1. Decide you want to become a nurse.
2. Listen to some people tell you that you don’t really want to do that because it’s hard.
3. Continue to think maybe you really do want to be a nurse.
4. Apply for nursing school.
5. Secretly hope that most of the other applicants fail microbiology so you have less competition.
6. Get into nursing school despite the competition.
7. Write a thousand care plans of dubious quality because it’s 3 a.m. and you have to be at the hospital in three and a half hours and you just need to finish because if you don’t get at least 20 minutes of sleep there’s a good chance you’ll try to stick a Foley catheter in the wrong hole.
8. Progress from being terrified of patients and pretty sure you’re accidentally going to kill someone to feeling like you probably won’t.
9. Meet a patient who helps you realize how lucky you are. And then meet a lot more. Suddenly studying doesn’t seem like a burden when you meet someone who went to the ER and said he was going to kill himself just so he would be placed on an involuntary hold for 72 hours and would have access to food, shelter, and desperately needed psych medications in the dead of winter.
10. Learn that the mannequins in the simulation lab at school have much better-defined … um … anatomical parts than do actual humans, meaning that the fear in number 7 is actually possible when your patient is female.
11. Learn that you truly are capable of using that “therapeutic communication” stuff the teachers talk about, and that someone who is in crisis can honestly benefit from your presence.
12. Realize that yes, nursing school was hard, but you can do this. You really, really can.
14. Be excited that you graduated.
15. Begin the interminable wait for you transcripts to be available so you can turn them in and get approved to take the NCLEX licensing exam.
16. Spend a lot of time on Facebook.
17. When one of your Facebook friends posts “Transcripts are ready!”, order your transcripts. (After “liking” their status, of course. You’re not a caveman.)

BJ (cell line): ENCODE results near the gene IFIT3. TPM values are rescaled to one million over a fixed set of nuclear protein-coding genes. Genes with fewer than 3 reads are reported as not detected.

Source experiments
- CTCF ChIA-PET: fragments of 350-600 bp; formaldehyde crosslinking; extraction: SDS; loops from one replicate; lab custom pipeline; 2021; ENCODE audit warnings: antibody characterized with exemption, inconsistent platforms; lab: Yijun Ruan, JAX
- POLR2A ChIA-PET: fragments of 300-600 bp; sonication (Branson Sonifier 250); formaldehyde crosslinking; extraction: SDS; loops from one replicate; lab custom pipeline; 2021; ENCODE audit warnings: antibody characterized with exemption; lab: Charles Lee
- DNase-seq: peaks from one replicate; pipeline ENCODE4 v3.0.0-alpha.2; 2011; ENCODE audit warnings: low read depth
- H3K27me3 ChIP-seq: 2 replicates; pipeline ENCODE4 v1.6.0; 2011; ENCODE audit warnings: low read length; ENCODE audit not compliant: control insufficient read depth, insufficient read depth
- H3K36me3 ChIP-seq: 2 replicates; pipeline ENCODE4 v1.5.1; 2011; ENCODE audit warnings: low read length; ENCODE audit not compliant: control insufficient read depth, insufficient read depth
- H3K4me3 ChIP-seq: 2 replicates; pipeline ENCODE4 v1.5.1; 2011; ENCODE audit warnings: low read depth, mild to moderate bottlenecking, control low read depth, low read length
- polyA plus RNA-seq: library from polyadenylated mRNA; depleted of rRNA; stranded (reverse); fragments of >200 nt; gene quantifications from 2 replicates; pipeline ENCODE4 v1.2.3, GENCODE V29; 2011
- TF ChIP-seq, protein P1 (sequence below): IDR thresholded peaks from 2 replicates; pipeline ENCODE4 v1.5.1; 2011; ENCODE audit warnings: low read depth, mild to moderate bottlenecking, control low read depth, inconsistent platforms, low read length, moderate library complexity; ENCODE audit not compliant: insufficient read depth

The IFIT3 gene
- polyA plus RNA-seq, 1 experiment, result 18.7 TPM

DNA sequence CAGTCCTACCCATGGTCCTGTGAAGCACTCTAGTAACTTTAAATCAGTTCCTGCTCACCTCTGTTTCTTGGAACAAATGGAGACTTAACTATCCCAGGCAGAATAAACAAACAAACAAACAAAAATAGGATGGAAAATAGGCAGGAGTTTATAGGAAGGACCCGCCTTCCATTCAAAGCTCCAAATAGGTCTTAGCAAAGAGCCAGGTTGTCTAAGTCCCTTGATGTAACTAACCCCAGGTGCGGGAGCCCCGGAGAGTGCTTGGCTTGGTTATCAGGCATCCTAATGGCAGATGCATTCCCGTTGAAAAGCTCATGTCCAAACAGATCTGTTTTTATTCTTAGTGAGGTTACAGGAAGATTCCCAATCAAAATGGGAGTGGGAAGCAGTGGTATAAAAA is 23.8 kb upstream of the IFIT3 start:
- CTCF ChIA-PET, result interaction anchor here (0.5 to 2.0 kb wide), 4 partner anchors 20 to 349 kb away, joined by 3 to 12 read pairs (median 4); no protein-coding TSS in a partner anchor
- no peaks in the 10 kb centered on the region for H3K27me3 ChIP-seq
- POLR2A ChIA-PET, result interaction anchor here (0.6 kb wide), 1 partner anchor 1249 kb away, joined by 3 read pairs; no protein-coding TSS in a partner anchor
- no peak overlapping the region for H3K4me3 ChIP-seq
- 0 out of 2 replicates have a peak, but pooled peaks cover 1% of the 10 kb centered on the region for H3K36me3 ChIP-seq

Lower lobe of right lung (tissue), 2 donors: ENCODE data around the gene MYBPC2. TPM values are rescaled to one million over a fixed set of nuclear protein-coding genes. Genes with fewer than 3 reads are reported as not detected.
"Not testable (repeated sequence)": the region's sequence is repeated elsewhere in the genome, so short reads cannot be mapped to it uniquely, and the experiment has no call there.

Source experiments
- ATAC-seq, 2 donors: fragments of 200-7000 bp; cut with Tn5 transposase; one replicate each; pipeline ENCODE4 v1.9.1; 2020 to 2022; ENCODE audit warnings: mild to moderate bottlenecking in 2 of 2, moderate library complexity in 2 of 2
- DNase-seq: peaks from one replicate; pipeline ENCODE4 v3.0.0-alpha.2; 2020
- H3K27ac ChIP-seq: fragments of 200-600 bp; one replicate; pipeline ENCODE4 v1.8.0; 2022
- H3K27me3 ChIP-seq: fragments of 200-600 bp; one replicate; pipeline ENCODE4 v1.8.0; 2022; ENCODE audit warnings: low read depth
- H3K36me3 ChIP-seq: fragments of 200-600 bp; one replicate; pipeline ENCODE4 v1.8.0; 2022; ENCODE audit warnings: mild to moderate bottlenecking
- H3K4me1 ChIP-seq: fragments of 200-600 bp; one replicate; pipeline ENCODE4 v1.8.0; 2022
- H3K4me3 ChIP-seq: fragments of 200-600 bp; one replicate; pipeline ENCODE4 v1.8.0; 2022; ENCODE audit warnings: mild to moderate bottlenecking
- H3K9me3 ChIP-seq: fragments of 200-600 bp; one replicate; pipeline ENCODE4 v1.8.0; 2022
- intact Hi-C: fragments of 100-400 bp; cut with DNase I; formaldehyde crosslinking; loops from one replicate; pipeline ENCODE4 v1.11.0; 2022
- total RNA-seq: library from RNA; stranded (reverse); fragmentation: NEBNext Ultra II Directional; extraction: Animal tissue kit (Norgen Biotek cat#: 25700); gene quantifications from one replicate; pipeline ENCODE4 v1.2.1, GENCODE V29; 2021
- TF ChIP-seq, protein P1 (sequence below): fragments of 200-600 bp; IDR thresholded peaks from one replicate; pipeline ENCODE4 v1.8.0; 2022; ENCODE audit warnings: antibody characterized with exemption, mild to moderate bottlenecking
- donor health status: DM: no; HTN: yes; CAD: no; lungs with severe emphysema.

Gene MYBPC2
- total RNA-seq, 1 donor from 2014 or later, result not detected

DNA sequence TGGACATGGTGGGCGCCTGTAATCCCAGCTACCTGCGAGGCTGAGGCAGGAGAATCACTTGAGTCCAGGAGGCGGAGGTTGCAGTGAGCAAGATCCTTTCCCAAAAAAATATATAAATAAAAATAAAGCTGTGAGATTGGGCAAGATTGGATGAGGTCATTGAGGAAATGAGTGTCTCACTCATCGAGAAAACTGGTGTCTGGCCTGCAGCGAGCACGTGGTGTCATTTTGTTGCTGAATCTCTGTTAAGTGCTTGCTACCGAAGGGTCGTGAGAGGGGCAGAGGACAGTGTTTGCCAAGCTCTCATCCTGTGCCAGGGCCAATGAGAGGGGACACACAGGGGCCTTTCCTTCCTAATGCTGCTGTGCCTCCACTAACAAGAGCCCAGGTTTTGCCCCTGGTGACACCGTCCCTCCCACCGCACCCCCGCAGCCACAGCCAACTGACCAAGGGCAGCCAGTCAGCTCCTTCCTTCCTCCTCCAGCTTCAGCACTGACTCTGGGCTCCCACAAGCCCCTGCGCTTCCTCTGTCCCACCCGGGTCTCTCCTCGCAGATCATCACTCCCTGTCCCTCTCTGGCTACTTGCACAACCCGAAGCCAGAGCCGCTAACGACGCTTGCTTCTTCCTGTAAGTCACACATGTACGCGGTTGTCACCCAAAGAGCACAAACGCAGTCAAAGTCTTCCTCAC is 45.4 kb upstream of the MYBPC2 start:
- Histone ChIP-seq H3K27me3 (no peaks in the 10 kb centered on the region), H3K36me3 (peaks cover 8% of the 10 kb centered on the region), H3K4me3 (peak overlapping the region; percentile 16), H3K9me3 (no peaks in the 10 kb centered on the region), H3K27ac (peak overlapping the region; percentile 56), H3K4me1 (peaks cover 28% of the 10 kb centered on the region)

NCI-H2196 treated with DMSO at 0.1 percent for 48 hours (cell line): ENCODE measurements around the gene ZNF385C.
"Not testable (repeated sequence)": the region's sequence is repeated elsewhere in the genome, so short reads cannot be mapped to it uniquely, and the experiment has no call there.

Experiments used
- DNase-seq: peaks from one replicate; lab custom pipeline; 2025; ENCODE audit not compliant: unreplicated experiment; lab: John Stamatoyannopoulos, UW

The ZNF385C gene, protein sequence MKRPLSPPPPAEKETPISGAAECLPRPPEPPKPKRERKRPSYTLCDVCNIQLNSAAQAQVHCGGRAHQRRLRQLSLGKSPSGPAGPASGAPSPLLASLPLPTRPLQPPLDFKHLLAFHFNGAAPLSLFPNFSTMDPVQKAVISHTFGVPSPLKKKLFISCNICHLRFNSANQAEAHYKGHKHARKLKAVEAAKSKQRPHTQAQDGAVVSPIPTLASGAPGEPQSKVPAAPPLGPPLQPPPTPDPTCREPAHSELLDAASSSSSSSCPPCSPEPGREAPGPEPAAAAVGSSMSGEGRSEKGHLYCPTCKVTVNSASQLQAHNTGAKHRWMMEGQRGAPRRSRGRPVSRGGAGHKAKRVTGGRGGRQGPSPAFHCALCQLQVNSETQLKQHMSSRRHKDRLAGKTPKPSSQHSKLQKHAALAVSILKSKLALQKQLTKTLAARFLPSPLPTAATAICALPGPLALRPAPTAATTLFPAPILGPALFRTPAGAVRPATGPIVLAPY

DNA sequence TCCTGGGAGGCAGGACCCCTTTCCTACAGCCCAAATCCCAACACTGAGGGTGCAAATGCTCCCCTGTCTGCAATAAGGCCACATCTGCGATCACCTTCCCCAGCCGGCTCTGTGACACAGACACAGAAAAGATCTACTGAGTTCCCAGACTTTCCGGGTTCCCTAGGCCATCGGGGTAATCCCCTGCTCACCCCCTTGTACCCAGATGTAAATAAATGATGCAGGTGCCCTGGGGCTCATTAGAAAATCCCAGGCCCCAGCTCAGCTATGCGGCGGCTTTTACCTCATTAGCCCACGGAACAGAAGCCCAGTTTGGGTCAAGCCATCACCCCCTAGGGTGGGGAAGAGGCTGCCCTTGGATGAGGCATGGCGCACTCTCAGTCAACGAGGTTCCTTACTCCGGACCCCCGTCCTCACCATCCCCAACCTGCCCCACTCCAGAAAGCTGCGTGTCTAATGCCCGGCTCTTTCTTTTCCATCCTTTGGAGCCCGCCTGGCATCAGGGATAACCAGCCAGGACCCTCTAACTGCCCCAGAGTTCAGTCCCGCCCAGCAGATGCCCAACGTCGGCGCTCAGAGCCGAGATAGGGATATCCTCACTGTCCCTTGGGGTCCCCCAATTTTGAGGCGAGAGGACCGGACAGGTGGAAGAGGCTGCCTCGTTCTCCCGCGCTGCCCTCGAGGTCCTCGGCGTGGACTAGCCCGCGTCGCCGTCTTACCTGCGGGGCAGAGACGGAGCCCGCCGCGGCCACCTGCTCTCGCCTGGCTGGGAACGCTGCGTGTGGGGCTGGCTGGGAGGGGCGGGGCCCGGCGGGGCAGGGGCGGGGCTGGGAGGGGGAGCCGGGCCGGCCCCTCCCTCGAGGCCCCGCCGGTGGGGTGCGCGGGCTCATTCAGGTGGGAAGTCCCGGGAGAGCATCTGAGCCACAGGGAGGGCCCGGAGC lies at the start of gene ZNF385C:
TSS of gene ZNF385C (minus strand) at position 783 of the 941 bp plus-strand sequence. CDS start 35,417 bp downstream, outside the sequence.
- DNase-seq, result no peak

18. Drive your transcripts up to Denver to hand them in personally so you can be sure they arrived.
19. Pay $8 for parking, and then drag your kids around downtown Denver looking for the appropriate building.
20. Tell your kids no, they can’t play in that fountain because you’re not even sure it’s actually a fountain because it sort of looks like a water main break and you don’t want them to be swallowed by a sinkhole right now because that would definitely impede your progress toward turning in your transcripts.
21. Drag them around the block again.
22. No, they still can’t play in that fountain. You don’t want to deal with an E. coli outbreak right when you’re trying to study for the NCLEX.
23. Realize that you had the address wrong and the building was right in front of you the whole time.
24. Drag your kids across a busy street while the older one freaks out because the younger one let go of your hand for half a second and that means INSTANT DEATH.
25. Finally make it into the appropriate building.
26. Get on the wrong elevator because you don’t realize that in highrise-land, not all elevators go to all the floors.
27. Get on the right elevator and settle a fight between your children over who gets to push the button for the floor you want to go to. Unfortunately, the winner of the fight is the one who doesn’t know what the number 13 looks like.
28. Hand in your transcripts. The euphoria lasts exactly 2.3 seconds before your kids start arguing again.
29. Begin the interminable wait to get your authorization to take the NCLEX.
30. Watch as all your Facebook friends post statuses about their NCLEX dates while you wait and wonder why the hell you don’t have your authorization yet.
Note: The rest of this list is pure conjecture, because I’m still mired in step 30.
31. Get your authorization.
32. Study like a maniac until the test date.
33. Take the test.
34. Pass it.
35. Get your license. Congratulations, you’re officially an RN! Now get a job.